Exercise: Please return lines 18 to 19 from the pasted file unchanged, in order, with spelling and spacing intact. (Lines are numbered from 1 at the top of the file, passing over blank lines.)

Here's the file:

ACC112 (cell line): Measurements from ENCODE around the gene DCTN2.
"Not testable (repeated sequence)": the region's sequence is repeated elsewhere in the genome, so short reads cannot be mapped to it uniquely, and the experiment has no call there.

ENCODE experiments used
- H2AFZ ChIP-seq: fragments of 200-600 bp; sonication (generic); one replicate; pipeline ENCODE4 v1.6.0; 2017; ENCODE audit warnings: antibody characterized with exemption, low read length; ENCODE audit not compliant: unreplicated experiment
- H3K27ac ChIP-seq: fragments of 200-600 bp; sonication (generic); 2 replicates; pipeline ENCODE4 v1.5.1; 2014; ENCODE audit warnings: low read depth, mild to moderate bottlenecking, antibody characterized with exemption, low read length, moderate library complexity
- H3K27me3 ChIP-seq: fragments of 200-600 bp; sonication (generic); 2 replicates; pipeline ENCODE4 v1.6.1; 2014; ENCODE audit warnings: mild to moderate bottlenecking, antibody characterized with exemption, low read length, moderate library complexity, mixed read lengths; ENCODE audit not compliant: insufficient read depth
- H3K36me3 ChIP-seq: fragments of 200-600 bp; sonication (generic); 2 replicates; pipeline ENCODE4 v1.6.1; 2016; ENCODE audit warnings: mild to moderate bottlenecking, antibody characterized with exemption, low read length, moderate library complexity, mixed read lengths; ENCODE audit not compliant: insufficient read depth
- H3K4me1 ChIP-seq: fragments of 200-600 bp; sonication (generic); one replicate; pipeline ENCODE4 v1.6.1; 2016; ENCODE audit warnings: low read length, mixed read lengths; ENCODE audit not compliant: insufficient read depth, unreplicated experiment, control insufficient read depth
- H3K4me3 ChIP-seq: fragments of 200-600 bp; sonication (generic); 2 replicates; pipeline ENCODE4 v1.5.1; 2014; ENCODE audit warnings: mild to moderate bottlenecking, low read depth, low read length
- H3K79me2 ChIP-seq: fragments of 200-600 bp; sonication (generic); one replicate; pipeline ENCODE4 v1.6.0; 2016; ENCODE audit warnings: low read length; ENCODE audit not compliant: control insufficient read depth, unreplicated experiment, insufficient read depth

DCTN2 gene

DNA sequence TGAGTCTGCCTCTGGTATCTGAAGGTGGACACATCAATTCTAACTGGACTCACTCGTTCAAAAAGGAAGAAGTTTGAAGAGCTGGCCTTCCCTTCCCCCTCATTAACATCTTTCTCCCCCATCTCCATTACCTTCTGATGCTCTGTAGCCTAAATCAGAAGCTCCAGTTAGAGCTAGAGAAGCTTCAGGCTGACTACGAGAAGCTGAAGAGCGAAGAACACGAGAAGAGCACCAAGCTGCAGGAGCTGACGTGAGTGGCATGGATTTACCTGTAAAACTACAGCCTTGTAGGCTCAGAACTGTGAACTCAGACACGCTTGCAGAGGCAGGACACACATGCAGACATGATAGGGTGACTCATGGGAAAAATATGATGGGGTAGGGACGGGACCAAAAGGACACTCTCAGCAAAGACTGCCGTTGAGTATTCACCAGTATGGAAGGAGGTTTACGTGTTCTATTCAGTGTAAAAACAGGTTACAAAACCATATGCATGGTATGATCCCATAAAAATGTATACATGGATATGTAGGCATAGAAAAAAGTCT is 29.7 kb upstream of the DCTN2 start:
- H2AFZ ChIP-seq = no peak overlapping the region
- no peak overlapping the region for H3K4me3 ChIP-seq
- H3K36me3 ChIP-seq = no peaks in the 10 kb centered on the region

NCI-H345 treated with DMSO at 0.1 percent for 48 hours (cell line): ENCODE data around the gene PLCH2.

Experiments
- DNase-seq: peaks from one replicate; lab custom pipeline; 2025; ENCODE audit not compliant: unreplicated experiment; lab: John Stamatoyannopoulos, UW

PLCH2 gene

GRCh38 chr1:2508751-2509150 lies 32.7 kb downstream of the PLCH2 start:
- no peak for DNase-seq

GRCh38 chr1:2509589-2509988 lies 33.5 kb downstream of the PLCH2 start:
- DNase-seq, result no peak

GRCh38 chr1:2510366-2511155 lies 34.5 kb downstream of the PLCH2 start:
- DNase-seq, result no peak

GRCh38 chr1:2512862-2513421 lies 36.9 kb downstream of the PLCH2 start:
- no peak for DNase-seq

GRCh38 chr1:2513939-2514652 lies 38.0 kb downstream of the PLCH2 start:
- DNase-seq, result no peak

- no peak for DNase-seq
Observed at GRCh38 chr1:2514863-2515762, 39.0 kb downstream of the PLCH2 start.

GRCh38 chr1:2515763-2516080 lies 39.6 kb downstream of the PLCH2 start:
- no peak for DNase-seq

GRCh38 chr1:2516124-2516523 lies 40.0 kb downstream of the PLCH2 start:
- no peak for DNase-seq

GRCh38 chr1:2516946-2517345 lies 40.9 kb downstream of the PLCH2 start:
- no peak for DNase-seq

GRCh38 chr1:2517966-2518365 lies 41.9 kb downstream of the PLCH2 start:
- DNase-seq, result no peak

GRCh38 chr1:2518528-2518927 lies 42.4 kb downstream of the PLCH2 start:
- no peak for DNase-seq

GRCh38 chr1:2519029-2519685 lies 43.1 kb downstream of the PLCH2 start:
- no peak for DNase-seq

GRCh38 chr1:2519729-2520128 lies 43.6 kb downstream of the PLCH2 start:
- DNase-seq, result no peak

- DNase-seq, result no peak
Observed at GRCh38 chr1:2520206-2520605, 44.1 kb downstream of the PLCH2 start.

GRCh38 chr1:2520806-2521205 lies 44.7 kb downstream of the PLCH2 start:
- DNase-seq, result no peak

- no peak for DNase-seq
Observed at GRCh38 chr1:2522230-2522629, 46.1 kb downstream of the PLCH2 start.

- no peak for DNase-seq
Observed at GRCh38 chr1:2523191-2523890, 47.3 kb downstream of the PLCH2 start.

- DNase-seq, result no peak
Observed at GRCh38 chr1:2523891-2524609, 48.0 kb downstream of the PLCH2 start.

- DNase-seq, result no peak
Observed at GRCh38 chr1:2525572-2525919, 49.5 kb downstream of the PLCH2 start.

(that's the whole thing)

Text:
- DNase-seq: peaks from one replicate; lab custom pipeline; 2025; ENCODE audit not compliant: unreplicated experiment; lab: John Stamatoyannopoulos, UW

PLCH2 gene